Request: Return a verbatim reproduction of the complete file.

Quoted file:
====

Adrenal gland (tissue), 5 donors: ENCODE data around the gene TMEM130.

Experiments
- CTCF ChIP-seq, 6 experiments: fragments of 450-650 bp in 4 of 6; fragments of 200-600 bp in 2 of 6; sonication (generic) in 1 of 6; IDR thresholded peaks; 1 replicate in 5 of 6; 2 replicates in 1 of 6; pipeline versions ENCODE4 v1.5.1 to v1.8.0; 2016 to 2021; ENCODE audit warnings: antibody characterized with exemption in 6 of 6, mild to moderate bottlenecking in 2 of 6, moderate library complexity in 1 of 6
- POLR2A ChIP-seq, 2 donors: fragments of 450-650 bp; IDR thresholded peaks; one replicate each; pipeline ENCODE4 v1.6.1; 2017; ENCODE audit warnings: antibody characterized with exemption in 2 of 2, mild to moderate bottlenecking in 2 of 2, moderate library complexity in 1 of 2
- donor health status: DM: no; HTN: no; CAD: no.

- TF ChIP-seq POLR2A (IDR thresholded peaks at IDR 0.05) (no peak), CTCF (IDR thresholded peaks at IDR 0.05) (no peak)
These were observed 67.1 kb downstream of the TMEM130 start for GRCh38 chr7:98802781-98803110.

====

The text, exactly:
Adrenal gland (tissue), 5 donors: ENCODE data around the gene TMEM130.

Experiments
- CTCF ChIP-seq, 6 experiments: fragments of 450-650 bp in 4 of 6; fragments of 200-600 bp in 2 of 6; sonication (generic) in 1 of 6; IDR thresholded peaks; 1 replicate in 5 of 6; 2 replicates in 1 of 6; pipeline versions ENCODE4 v1.5.1 to v1.8.0; 2016 to 2021; ENCODE audit warnings: antibody characterized with exemption in 6 of 6, mild to moderate bottlenecking in 2 of 6, moderate library complexity in 1 of 6
- POLR2A ChIP-seq, 2 donors: fragments of 450-650 bp; IDR thresholded peaks; one replicate each; pipeline ENCODE4 v1.6.1; 2017; ENCODE audit warnings: antibody characterized with exemption in 2 of 2, mild to moderate bottlenecking in 2 of 2, moderate library complexity in 1 of 2
- donor health status: DM: no; HTN: no; CAD: no.

- TF ChIP-seq POLR2A (IDR thresholded peaks at IDR 0.05) (no peak), CTCF (IDR thresholded peaks at IDR 0.05) (no peak)
These were observed 67.1 kb downstream of the TMEM130 start for GRCh38 chr7:98802781-98803110.